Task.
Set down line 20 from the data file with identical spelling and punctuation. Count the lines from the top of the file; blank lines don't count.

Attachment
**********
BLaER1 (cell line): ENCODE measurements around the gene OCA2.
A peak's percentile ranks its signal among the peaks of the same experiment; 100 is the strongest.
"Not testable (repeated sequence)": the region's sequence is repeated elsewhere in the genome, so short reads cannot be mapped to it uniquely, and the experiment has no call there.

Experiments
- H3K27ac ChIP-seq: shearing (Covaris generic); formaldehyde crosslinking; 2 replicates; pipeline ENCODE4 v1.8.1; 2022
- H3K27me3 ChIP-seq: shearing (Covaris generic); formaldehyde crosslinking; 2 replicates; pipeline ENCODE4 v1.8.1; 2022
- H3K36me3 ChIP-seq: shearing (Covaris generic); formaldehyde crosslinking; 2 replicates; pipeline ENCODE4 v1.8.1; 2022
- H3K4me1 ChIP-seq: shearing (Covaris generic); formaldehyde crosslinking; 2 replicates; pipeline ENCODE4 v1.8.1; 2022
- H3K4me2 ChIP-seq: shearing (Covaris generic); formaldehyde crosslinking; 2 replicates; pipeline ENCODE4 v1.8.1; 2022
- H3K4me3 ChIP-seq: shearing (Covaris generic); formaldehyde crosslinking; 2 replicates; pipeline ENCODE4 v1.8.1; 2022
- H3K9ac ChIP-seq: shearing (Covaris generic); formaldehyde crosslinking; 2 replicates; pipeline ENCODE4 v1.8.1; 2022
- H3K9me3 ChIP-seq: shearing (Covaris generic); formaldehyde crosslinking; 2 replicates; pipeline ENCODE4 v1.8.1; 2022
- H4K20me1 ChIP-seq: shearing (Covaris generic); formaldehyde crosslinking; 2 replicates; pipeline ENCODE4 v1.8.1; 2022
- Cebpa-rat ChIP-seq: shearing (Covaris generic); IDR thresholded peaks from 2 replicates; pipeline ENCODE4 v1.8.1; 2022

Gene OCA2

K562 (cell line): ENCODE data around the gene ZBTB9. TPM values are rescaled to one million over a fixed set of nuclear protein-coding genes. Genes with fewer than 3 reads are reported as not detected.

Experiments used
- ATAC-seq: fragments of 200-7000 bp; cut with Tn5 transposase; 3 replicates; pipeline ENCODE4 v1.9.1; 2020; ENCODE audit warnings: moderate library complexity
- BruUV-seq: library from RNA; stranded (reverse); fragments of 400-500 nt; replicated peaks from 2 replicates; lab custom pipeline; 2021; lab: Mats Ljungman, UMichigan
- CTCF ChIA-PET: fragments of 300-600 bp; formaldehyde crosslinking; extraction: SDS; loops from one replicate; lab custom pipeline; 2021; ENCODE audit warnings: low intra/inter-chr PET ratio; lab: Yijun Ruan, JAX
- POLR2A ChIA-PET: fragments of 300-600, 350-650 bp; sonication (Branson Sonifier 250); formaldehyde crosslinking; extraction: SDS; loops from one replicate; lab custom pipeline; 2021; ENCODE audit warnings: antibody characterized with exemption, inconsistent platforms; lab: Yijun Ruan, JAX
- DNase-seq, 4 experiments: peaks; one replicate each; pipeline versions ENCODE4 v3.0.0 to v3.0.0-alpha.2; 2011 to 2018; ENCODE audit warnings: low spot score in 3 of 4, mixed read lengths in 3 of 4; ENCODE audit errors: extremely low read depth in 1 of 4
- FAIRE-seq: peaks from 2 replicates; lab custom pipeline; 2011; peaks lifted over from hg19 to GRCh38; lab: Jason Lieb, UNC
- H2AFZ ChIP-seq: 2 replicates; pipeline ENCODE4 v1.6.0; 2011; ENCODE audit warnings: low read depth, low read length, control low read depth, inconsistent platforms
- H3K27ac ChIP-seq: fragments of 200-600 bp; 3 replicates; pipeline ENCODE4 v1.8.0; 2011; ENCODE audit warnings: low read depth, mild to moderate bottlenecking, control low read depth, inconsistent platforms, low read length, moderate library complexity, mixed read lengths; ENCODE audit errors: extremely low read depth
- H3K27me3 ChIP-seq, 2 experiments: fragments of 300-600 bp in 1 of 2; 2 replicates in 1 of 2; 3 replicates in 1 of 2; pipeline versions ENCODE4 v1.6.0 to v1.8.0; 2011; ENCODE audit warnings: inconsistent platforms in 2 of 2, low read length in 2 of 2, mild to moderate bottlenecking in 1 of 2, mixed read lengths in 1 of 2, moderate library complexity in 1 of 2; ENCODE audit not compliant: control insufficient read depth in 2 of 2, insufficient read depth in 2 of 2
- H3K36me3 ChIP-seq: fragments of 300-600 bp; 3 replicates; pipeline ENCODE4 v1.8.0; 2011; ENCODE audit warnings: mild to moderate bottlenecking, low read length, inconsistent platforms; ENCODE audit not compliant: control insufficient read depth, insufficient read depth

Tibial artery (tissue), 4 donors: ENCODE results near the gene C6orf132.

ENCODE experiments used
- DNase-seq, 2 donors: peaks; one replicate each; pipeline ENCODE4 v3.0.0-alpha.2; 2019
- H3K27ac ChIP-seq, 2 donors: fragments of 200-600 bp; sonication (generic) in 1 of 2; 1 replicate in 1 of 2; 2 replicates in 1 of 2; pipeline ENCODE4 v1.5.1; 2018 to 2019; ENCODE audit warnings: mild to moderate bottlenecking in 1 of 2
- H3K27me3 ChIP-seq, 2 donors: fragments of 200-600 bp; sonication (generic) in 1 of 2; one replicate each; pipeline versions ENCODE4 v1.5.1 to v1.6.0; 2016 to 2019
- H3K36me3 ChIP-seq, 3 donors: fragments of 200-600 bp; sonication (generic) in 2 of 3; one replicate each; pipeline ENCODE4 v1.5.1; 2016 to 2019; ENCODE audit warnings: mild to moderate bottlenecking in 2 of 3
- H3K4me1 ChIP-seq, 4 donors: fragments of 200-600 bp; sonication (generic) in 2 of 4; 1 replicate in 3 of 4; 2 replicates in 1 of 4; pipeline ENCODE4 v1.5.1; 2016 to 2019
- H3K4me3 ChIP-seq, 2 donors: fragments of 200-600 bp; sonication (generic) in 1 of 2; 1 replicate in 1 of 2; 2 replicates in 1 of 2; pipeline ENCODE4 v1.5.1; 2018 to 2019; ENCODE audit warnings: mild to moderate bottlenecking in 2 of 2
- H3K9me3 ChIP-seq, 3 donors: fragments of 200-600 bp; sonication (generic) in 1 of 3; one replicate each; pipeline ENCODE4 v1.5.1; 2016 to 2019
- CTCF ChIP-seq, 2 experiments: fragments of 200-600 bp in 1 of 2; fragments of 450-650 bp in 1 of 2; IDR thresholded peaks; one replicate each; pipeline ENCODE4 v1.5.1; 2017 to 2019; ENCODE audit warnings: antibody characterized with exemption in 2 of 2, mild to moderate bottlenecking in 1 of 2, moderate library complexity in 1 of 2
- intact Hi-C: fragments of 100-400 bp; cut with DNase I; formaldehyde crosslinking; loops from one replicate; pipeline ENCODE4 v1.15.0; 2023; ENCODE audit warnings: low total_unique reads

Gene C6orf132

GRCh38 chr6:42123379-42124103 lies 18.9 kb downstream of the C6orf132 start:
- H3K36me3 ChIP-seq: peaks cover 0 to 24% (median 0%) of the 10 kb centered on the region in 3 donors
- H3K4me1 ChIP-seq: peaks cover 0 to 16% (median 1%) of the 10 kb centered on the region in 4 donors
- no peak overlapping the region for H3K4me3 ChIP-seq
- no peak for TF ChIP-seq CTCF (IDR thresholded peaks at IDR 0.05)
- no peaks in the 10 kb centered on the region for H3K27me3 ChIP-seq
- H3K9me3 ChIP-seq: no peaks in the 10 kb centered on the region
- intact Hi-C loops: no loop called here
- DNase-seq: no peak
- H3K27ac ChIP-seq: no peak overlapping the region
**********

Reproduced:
- CTCF ChIA-PET: fragments of 300-600 bp; formaldehyde crosslinking; extraction: SDS; loops from one replicate; lab custom pipeline; 2021; ENCODE audit warnings: low intra/inter-chr PET ratio; lab: Yijun Ruan, JAX